Thursday, November 29, 2007

Reading's "Startling Decline" Featured on NPR

DOH! I meant to post this up when I heard it last week. But, alas, I'm getting old.

This report covers the NEA's new report on reading and the "startling declines" it indentifies. Nothing new here, but it reminds me that I have to download that report and see what's what. But I dig it when this topic gets national news coverage—enough Britney and Lindsay already! Jeez.

You can listen to the report here.

Monday, November 19, 2007

Wisonsin & Pods of Potential

Last week I had a thought while flying back from a fantastic library visit in Middleton, Wisonsin and was listening to the unsteady nose whistle of the man sleeping next to me in the cranial embrace of a pair of Bose noise cancelling headphones: Man, there are a lot of kids out there.

Okay, granted, that's not particularly insightful or profound. And I wasn't even referring to Wisonsin, necessarily—although they have their share of backpack sloggers!

There's just something about flying over this vast country that gets you thinking about how many people are wandering around down there. And to meet all these great, enthusiastic kids who have read your books and want you to sign them is really sort of exciting and heady and humbling. And it got me thinking about the vast sea of young people out there; each kid is like some kind of bouncing pod of potential. Some will blossom and really do amazing things, while others—too many I'd say—never quite realize their potential. They get distracted, waylaid, sidetracked and lost for a million different reasons.

Let's faced it, our kids are not struggling for survival anymore, trudging across the snowy plains in hope that Dad or Uncle Walt bags dinner for everybody with a spear. Communities aren't being swept away by hunger, disease or drought. Heck, we've got the whole survival thing pretty well figured out. So are we taking advantage of that? How many kids today reach their potential? How many get half way there? How much could this country achieve, create, cure, discover, build, invent, and figure out if we all could just get close to achieving our potential?

If you're waiting for the answer, I don't have it. But I've got a feeling that the kids with parents who enourage them to read, sign them up for summer reading programs and sacrifice an afternoon to bring them to events where they can watch a real, live author-illustrator talk about the creative process and the joy of writing and they've got a much better chance at tapping that potential.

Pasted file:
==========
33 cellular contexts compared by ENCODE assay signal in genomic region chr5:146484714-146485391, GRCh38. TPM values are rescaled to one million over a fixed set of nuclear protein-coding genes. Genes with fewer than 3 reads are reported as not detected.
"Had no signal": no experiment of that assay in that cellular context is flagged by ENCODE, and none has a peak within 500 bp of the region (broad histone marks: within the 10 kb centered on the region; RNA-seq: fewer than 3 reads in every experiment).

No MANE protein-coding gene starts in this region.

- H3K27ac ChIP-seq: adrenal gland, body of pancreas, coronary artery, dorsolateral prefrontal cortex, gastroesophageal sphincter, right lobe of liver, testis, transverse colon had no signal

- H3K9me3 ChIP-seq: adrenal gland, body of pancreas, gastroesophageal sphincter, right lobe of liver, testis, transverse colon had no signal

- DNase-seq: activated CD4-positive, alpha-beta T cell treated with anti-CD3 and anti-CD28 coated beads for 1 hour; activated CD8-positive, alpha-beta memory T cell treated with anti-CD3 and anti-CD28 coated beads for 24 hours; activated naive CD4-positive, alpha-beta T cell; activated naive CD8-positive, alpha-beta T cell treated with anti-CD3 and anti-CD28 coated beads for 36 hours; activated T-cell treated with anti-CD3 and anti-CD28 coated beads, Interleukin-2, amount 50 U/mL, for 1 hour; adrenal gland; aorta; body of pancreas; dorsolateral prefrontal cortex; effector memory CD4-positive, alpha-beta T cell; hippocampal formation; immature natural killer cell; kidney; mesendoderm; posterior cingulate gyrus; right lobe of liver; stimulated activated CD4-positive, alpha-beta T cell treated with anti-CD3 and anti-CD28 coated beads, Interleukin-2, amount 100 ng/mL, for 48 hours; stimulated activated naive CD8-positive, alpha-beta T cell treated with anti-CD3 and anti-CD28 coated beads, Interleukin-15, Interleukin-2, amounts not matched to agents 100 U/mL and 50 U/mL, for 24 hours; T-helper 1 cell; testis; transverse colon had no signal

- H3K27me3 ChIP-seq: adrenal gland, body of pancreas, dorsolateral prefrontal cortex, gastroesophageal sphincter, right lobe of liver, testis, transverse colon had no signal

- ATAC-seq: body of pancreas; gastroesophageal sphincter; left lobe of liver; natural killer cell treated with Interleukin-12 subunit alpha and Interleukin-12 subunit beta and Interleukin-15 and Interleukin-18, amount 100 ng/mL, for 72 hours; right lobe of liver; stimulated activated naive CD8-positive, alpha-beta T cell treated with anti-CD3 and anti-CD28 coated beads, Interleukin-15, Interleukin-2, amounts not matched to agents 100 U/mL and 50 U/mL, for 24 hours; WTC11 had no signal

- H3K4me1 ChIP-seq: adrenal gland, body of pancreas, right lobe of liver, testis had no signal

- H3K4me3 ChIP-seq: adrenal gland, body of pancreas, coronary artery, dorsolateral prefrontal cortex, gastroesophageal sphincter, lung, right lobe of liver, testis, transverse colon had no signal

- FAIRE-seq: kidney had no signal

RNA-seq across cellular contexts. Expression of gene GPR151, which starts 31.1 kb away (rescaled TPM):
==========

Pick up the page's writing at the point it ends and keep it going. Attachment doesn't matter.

Kudos to those moms and dads who tip the scale in their kids favor!

Saturday, November 3, 2007

Facts and Myths About Reading

Last week I was the "guest author" at Renaissance Learning's West Coast Conference in Sacramento, CA. The people from Rennaissance were very supportive and treated me very well—they also had really cool Wisconsin accents! I had a blast! I signed tons of books, met lots of great teachers and librarians and spread the news about the Joe Sherlock series to people from all over California, Arizona, New Mexico and Nevada.

If you haven't heard of Renaissance, they make Accelerated Reader (and other cool products, too). Accelerated Reader is a system of software quizes students can take after reading a book to test their comprehension and reading skill as well as chart their progress as a reader. It's also a great motivational tool that gets kids motivated to read more. When my books first came out, many people asked me if my books were "AR." At that time I had no idea what they were talking about, now I do. For some teachers and librarians, it's a key part of the buying decision. (I'd really like to take some of the tests on my books and see how I do!)

One of the things I picked up at the conference was a brochure published by Renaissance entitled "Facts and Myths About The Reading Gap and How to Close It." It has tons of good little factoids that are relevant to this blog. Here are a few nuggets of Truth:

Girls read better than boys. Fact.
The 2004 National Assessment of Educational Progress reported that in all assessed grades—4th, 8th, and 12th—girls scored higher in reading achievement than boys. Girls outscored boys by 5 scale points in 4th grade, 10 points in 8th grade, and 14 points in 12 grade. (Yikes! C'mon, boys! What's up with that?)

Boys don't read. Myth.
Boys do read—they just do not read as much as girls. Girls spend more time reading books than boys at every age starting in first grade, and the difference increases over time. (I know that's the case for grown ups, so the trend starts early!)

Boys read primarily nonfiction books. Girls read primarily fiction books. Myth.
While it is true that boys read more nonfiction books than girls, the vast majority of books both girls and boys read throughout all grades is fiction. (According to the chart in the booklet, the difference is only a few percentage points, almost statistically insignificant!)

Internet reading helps to improve reading about as much as book reading. Myth.
Studies demonstrate that students tend to scan Internet sites looking at headlines and key information, versus engaging in close reading shown to be essential to buidling good reading skills. A large-scale worldwide study to children's reading habits showed that of all the kinds of reading—such as Internet, newspaper, magazine and books—book reading is the single best predictor of reading ability worldwide. (So enough with the "but Jimmy reads a lot on the Internet!" stuff!)

Anyway, that's some food for thought. And just the tip of the iceberg of all the stuff I picked up. So let me know if you've used AR and how you've seen it help kids. And do let me know if you've taken the Joe Sherlock quizes and how you think I'd do on them!